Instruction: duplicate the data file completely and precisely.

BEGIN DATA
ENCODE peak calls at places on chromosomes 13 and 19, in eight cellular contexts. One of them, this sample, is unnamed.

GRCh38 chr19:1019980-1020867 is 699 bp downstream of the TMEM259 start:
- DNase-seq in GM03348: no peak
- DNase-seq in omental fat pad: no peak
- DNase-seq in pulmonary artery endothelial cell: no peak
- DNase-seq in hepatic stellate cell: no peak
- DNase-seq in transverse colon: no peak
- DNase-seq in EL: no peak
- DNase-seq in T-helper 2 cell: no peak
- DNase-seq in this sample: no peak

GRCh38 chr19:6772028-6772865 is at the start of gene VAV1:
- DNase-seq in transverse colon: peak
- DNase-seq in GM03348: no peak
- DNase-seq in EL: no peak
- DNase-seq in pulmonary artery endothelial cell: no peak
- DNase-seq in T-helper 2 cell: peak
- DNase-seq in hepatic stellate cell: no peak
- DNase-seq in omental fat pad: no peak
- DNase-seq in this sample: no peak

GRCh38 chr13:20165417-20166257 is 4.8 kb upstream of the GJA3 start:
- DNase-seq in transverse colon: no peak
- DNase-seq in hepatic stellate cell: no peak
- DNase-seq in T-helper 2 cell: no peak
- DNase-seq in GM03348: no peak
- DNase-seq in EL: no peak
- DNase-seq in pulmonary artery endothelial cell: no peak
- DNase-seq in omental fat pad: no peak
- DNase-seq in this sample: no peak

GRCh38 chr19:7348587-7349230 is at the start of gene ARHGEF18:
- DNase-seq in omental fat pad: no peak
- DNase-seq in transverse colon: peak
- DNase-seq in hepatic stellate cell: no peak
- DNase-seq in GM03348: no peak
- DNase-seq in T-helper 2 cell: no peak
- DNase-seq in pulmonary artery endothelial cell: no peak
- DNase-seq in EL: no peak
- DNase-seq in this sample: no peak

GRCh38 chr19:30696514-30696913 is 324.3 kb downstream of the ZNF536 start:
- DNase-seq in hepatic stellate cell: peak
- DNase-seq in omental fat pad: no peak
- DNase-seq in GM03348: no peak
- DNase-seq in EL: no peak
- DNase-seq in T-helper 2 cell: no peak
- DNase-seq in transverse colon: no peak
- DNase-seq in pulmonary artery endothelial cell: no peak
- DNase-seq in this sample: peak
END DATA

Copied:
ENCODE peak calls at places on chromosomes 13 and 19, in eight cellular contexts. One of them, this sample, is unnamed.

GRCh38 chr19:1019980-1020867 is 699 bp downstream of the TMEM259 start:
- DNase-seq in GM03348: no peak
- DNase-seq in omental fat pad: no peak
- DNase-seq in pulmonary artery endothelial cell: no peak
- DNase-seq in hepatic stellate cell: no peak
- DNase-seq in transverse colon: no peak
- DNase-seq in EL: no peak
- DNase-seq in T-helper 2 cell: no peak
- DNase-seq in this sample: no peak

GRCh38 chr19:6772028-6772865 is at the start of gene VAV1:
- DNase-seq in transverse colon: peak
- DNase-seq in GM03348: no peak
- DNase-seq in EL: no peak
- DNase-seq in pulmonary artery endothelial cell: no peak
- DNase-seq in T-helper 2 cell: peak
- DNase-seq in hepatic stellate cell: no peak
- DNase-seq in omental fat pad: no peak
- DNase-seq in this sample: no peak

GRCh38 chr13:20165417-20166257 is 4.8 kb upstream of the GJA3 start:
- DNase-seq in transverse colon: no peak
- DNase-seq in hepatic stellate cell: no peak
- DNase-seq in T-helper 2 cell: no peak
- DNase-seq in GM03348: no peak
- DNase-seq in EL: no peak
- DNase-seq in pulmonary artery endothelial cell: no peak
- DNase-seq in omental fat pad: no peak
- DNase-seq in this sample: no peak

GRCh38 chr19:7348587-7349230 is at the start of gene ARHGEF18:
- DNase-seq in omental fat pad: no peak
- DNase-seq in transverse colon: peak
- DNase-seq in hepatic stellate cell: no peak
- DNase-seq in GM03348: no peak
- DNase-seq in T-helper 2 cell: no peak
- DNase-seq in pulmonary artery endothelial cell: no peak
- DNase-seq in EL: no peak
- DNase-seq in this sample: no peak

GRCh38 chr19:30696514-30696913 is 324.3 kb downstream of the ZNF536 start:
- DNase-seq in hepatic stellate cell: peak
- DNase-seq in omental fat pad: no peak
- DNase-seq in GM03348: no peak
- DNase-seq in EL: no peak
- DNase-seq in T-helper 2 cell: no peak
- DNase-seq in transverse colon: no peak
- DNase-seq in pulmonary artery endothelial cell: no peak
- DNase-seq in this sample: peak